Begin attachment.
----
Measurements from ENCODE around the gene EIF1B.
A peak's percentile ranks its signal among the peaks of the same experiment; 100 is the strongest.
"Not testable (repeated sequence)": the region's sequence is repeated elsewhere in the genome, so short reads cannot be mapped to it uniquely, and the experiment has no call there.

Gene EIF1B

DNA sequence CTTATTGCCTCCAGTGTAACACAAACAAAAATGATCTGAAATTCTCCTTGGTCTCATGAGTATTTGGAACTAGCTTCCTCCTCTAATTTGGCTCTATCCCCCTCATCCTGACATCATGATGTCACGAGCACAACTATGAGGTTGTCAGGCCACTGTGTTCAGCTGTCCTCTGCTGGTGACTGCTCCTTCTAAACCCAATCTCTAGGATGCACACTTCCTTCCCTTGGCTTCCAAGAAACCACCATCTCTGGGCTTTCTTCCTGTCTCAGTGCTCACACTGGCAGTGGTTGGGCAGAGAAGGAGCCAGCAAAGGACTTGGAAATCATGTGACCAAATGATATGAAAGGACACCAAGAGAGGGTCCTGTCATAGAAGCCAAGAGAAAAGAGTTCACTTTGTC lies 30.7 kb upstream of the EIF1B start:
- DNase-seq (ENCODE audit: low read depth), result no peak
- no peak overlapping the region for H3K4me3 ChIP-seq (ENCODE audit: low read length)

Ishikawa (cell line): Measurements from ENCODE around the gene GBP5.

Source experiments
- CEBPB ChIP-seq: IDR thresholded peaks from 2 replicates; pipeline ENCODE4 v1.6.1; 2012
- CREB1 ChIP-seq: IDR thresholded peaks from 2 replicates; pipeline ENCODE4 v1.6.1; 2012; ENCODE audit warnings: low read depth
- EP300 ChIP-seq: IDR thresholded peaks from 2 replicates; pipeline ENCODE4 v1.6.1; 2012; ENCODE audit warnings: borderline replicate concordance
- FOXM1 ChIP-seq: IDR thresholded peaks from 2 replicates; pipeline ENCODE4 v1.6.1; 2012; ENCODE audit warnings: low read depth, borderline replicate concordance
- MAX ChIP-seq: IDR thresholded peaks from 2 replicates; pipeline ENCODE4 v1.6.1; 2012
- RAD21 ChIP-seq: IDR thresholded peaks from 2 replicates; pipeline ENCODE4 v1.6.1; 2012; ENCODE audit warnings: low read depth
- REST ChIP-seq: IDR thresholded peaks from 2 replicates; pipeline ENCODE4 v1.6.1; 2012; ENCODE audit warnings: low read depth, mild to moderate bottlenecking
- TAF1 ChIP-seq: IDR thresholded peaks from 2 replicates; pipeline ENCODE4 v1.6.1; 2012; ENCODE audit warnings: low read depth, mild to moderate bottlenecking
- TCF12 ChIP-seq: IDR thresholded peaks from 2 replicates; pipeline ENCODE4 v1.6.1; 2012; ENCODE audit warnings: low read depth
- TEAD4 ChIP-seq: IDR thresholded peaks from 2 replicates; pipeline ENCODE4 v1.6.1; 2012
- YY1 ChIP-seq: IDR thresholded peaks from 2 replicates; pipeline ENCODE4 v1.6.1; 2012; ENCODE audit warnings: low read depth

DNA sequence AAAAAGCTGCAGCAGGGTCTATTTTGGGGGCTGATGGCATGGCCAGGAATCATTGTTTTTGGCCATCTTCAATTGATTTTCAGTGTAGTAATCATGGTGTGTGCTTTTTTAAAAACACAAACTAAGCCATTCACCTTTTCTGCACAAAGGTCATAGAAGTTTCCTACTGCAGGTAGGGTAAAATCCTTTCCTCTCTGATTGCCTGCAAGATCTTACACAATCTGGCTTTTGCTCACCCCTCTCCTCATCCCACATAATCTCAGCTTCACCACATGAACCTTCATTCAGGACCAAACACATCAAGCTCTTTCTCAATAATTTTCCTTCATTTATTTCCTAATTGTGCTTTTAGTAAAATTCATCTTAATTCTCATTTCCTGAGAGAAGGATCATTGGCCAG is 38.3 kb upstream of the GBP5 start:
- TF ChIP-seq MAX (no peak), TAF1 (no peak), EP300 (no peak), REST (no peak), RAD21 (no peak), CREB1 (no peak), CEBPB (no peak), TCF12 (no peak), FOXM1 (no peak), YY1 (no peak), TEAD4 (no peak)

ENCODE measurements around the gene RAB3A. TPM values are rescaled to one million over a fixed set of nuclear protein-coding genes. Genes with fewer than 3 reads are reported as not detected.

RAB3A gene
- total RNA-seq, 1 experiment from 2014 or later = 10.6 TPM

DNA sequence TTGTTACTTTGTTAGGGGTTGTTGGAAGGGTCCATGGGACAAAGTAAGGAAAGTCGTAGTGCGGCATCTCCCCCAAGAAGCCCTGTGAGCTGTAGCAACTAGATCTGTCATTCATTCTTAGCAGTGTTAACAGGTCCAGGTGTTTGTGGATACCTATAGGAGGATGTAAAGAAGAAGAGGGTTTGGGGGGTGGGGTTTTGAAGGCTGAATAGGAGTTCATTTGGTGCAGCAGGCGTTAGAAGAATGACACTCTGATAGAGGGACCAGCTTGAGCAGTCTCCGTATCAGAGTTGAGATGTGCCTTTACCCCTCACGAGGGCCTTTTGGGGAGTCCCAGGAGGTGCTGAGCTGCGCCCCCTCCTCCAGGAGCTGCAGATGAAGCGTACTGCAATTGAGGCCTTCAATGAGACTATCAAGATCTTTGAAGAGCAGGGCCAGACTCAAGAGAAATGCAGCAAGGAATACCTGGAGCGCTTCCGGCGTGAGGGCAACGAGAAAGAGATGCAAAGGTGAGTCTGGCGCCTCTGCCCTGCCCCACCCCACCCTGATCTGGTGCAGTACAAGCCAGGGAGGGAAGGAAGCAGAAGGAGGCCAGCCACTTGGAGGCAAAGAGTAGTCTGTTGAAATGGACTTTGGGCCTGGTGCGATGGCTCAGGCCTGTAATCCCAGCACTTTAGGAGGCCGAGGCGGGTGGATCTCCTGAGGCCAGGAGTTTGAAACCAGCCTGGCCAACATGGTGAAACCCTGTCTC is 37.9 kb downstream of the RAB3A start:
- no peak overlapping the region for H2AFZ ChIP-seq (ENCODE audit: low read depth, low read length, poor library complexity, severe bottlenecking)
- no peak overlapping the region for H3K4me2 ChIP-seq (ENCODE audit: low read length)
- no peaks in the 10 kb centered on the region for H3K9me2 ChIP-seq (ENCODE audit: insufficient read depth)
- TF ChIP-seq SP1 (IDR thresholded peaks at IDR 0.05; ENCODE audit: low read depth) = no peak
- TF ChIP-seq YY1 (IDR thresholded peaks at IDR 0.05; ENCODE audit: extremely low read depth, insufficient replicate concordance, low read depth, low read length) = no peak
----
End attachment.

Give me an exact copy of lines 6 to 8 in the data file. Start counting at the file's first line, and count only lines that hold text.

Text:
- DNase-seq (ENCODE audit: low read depth), result no peak
- no peak overlapping the region for H3K4me3 ChIP-seq (ENCODE audit: low read length)

Ishikawa (cell line): Measurements from ENCODE around the gene GBP5.